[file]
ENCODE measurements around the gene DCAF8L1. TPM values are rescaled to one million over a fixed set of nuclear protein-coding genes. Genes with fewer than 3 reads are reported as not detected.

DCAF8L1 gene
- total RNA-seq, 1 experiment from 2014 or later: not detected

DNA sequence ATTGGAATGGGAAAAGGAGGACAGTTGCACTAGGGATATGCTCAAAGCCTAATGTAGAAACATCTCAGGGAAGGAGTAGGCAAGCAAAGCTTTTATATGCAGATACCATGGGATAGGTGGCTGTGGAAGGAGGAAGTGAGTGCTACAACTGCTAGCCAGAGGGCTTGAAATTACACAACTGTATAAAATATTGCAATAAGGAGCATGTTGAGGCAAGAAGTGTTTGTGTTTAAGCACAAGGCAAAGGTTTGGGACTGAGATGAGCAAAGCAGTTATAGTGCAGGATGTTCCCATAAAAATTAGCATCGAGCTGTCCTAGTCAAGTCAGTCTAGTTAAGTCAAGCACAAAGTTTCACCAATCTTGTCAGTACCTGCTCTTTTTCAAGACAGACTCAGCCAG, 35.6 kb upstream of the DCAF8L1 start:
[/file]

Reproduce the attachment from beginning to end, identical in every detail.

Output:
ENCODE measurements around the gene DCAF8L1. TPM values are rescaled to one million over a fixed set of nuclear protein-coding genes. Genes with fewer than 3 reads are reported as not detected.

DCAF8L1 gene
- total RNA-seq, 1 experiment from 2014 or later: not detected

DNA sequence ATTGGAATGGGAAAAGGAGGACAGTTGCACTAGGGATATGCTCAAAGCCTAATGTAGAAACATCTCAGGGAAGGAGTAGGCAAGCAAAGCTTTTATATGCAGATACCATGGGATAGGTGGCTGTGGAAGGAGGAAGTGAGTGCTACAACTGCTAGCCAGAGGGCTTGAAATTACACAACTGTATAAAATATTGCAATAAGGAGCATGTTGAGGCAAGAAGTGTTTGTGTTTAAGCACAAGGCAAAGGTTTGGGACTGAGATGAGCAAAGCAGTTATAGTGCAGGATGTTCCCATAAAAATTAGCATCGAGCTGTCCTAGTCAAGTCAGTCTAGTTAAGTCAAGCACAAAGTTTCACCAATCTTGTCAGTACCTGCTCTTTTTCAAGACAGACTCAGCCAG, 35.6 kb upstream of the DCAF8L1 start: